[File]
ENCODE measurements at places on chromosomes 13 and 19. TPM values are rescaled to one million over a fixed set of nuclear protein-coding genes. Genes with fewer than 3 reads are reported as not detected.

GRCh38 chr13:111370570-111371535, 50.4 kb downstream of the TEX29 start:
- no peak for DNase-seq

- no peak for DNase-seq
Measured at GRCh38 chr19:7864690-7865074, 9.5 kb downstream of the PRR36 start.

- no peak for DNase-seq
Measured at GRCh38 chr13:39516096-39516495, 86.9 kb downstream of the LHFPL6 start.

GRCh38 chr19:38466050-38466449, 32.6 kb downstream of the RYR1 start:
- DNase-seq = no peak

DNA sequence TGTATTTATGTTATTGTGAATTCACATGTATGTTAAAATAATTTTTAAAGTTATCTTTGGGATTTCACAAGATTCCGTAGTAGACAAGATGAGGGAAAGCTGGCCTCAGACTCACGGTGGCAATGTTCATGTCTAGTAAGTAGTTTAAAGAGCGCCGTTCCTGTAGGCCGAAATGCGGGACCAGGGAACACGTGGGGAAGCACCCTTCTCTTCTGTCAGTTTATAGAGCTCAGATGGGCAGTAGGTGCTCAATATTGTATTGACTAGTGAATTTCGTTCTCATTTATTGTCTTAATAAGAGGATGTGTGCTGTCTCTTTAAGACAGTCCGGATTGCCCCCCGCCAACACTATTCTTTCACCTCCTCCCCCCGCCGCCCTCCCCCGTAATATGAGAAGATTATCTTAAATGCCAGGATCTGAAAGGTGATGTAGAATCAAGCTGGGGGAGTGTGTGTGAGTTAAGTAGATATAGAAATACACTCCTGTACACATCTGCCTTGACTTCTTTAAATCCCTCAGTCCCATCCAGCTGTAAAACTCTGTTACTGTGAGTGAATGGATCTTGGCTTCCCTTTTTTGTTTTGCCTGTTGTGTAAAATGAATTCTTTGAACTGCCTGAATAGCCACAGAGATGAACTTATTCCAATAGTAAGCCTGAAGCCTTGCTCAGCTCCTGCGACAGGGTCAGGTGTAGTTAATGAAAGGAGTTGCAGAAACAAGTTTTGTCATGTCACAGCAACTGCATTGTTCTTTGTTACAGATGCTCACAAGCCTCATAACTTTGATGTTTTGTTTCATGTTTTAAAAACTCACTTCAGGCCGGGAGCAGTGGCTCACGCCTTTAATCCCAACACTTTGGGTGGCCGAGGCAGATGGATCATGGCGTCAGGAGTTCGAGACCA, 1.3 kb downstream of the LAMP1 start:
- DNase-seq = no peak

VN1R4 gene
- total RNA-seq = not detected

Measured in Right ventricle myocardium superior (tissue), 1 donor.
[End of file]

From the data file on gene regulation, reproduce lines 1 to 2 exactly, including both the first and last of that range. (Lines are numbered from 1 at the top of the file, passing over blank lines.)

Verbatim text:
ENCODE measurements at places on chromosomes 13 and 19. TPM values are rescaled to one million over a fixed set of nuclear protein-coding genes. Genes with fewer than 3 reads are reported as not detected.

GRCh38 chr13:111370570-111371535, 50.4 kb downstream of the TEX29 start: